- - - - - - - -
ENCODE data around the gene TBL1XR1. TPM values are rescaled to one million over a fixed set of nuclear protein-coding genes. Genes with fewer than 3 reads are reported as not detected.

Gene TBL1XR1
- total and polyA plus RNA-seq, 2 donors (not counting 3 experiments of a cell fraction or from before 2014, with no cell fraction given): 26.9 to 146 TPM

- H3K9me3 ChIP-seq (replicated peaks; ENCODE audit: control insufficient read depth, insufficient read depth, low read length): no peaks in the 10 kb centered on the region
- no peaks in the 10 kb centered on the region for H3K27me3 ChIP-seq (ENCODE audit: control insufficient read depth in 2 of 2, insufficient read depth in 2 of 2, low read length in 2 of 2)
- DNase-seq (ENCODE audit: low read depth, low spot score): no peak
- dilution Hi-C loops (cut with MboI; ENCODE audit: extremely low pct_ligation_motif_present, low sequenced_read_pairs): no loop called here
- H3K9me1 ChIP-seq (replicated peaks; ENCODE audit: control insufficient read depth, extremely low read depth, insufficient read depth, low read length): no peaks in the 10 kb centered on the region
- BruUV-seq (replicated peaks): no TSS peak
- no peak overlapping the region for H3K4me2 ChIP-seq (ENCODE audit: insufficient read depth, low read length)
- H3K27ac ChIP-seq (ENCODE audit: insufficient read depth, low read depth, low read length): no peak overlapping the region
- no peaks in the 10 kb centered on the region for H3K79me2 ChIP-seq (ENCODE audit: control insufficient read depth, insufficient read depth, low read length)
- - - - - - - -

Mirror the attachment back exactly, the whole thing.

ENCODE data around the gene TBL1XR1. TPM values are rescaled to one million over a fixed set of nuclear protein-coding genes. Genes with fewer than 3 reads are reported as not detected.

Gene TBL1XR1
- total and polyA plus RNA-seq, 2 donors (not counting 3 experiments of a cell fraction or from before 2014, with no cell fraction given): 26.9 to 146 TPM

- H3K9me3 ChIP-seq (replicated peaks; ENCODE audit: control insufficient read depth, insufficient read depth, low read length): no peaks in the 10 kb centered on the region
- no peaks in the 10 kb centered on the region for H3K27me3 ChIP-seq (ENCODE audit: control insufficient read depth in 2 of 2, insufficient read depth in 2 of 2, low read length in 2 of 2)
- DNase-seq (ENCODE audit: low read depth, low spot score): no peak
- dilution Hi-C loops (cut with MboI; ENCODE audit: extremely low pct_ligation_motif_present, low sequenced_read_pairs): no loop called here
- H3K9me1 ChIP-seq (replicated peaks; ENCODE audit: control insufficient read depth, extremely low read depth, insufficient read depth, low read length): no peaks in the 10 kb centered on the region
- BruUV-seq (replicated peaks): no TSS peak
- no peak overlapping the region for H3K4me2 ChIP-seq (ENCODE audit: insufficient read depth, low read length)
- H3K27ac ChIP-seq (ENCODE audit: insufficient read depth, low read depth, low read length): no peak overlapping the region
- no peaks in the 10 kb centered on the region for H3K79me2 ChIP-seq (ENCODE audit: control insufficient read depth, insufficient read depth, low read length)